As I am writing this, most people have spent a good part of the last week digging out from 22” of snow, a rare occurrence in these parts. However by the time you are reading this article spring is right around the corner and you might have even seen the first robin of spring. Springtime makes most people want to get outside in the fresh air and enjoy the great outdoors after having spent a lot of time indoors over the winter. Getting outside can be a challenge for anyone with any type of mobility issues, and being able to access the outdoor spaces around your home is just as important as access inside the home for a better quality of life.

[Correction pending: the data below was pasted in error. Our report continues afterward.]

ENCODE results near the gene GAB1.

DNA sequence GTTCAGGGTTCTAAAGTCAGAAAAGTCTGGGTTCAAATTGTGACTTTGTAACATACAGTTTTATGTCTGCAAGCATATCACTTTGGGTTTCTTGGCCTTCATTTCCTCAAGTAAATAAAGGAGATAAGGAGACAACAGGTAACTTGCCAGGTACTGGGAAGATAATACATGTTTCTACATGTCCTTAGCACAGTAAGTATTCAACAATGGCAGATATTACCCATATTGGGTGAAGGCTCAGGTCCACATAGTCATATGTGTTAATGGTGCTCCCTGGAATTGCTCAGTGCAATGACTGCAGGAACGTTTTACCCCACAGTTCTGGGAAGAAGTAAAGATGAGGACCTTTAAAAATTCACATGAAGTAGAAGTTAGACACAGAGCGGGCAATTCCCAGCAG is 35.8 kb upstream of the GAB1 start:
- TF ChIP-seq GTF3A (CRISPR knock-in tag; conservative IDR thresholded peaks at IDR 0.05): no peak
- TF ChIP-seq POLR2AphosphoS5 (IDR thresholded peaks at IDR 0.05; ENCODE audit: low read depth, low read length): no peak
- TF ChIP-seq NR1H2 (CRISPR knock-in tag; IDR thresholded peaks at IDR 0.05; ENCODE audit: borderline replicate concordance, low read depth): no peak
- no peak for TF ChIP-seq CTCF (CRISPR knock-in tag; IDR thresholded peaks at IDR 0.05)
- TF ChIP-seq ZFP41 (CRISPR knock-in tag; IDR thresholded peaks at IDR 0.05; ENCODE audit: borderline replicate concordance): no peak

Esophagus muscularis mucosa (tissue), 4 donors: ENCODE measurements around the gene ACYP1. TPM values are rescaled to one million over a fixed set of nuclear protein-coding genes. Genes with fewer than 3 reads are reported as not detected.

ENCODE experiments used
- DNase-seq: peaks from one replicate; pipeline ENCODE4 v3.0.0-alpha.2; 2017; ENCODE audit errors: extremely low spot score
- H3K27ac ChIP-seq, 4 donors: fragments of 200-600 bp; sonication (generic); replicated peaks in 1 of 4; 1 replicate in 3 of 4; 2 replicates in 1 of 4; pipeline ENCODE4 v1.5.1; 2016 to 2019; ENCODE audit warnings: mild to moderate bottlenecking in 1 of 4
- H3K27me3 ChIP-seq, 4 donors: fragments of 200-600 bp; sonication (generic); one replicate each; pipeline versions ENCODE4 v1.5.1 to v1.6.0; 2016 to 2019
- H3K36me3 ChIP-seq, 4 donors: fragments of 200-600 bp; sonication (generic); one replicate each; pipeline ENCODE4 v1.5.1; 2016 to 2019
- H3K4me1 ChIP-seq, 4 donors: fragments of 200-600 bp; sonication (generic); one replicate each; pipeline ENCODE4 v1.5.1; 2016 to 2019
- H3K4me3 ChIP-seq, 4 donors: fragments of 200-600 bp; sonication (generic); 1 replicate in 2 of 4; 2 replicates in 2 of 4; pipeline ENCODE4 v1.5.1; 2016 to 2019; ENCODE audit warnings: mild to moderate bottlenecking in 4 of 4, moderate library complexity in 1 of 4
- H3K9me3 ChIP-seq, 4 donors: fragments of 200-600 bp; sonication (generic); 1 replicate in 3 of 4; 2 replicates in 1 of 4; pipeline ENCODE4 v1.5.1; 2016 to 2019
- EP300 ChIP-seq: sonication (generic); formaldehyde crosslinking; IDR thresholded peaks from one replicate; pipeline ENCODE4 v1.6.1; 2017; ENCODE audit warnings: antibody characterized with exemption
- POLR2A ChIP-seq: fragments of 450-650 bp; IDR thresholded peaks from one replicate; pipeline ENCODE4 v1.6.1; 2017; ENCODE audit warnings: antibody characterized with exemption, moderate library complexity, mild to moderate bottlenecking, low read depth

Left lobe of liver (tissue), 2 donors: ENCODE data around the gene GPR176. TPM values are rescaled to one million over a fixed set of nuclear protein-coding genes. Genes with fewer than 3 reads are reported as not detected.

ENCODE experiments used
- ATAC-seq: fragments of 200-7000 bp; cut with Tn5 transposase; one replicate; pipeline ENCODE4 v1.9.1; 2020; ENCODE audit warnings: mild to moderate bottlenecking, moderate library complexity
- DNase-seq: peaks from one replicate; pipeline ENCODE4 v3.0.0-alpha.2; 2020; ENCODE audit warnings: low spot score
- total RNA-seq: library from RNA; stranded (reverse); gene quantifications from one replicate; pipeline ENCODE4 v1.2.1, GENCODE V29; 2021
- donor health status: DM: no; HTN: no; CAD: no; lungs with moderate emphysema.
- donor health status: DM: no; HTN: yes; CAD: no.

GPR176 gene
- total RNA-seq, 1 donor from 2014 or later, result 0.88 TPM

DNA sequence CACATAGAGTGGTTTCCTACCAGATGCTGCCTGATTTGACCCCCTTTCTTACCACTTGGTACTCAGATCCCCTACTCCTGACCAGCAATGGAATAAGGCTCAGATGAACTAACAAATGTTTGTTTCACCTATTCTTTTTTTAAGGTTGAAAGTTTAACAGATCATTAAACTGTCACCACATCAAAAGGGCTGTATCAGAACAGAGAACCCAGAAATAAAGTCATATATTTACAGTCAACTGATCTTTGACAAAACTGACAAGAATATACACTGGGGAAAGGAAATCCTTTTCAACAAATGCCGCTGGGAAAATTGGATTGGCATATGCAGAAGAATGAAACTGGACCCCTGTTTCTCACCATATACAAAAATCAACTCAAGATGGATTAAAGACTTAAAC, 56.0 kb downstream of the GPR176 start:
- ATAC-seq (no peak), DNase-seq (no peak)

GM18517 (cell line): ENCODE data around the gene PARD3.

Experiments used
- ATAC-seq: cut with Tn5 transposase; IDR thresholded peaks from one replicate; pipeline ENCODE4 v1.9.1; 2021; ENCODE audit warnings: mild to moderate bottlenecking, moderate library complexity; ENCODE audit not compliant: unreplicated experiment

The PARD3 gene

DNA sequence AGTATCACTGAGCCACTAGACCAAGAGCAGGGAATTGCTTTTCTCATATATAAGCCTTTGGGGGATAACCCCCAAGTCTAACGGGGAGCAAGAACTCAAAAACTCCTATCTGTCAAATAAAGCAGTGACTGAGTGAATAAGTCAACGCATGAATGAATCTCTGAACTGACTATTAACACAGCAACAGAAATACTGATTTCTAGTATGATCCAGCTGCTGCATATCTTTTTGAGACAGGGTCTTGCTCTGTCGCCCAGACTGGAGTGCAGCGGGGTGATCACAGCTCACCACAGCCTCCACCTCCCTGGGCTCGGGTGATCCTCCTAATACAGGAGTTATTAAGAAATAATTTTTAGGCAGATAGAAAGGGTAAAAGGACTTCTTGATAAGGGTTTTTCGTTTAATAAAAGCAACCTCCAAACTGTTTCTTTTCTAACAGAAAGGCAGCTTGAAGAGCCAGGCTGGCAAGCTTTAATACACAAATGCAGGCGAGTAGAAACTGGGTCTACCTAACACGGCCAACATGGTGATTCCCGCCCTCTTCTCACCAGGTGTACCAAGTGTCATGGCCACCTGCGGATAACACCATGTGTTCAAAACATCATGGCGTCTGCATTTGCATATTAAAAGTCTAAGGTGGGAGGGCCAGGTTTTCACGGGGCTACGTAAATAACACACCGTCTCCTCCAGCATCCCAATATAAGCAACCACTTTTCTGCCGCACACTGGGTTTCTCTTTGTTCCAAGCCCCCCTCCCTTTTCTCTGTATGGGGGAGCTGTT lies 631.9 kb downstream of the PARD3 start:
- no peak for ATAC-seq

Let’s take a look at what to look for in designing and building an accessible yard and garden. A walkway with a firm, solid surface, a slope of no more than 1 in 12 and preferably 1 in 20 leading to all areas of the outdoors that you wish to access is critical to access for all. This walkway can be concrete, pavers, stepping stones, or a wood walkway. If stepping stones are used, it is important that they are closely spaced or else the spaces between the stones can make it difficult for someone using a wheelchair, walker or cane to negotiate. A great way to make the outside accessible is to build a porch, deck, or patio that is on the same level as the adjacent floor in the house and install a door with an accessible threshold. This approach allows someone using a wheelchair or a walker to come directly outdoors from the house and enjoy the fresh air. Special care is needed at the doorway to properly flash the transition and allow for drainage if the deck or patio is not covered. A wonderful approach is to build a roof over the porch and maybe even screen it in to keep those pesky insects away. Many people consider their screened porch “their favorite room in the house”. If you enjoy flower or vegetable gardening, you might want to consider raised beds or hanging baskets. I am sure everybody has seen the upside down tomato plants that are advertised all over the place. The idea is to create accessible spaces that work for everyone. Raised beds can be built like tables with knee space underneath for wheelchair users. These beds can be built from treated lumber or from naturally rot resistant wood such as cedar or tropical hardwoods like Ipe. A trellis or pergola can provide shade as well as a support for many kinds of vines. If you enjoy the outdoors, don’t let the fact that you are not as mobile as you used to be deter you from enjoying the outdoors. The sky is the limit. You are only limited by your imagination. If you enjoy the outdoors and would like some help designing and building an accessible outdoor living space give us a call at 540-384-2064.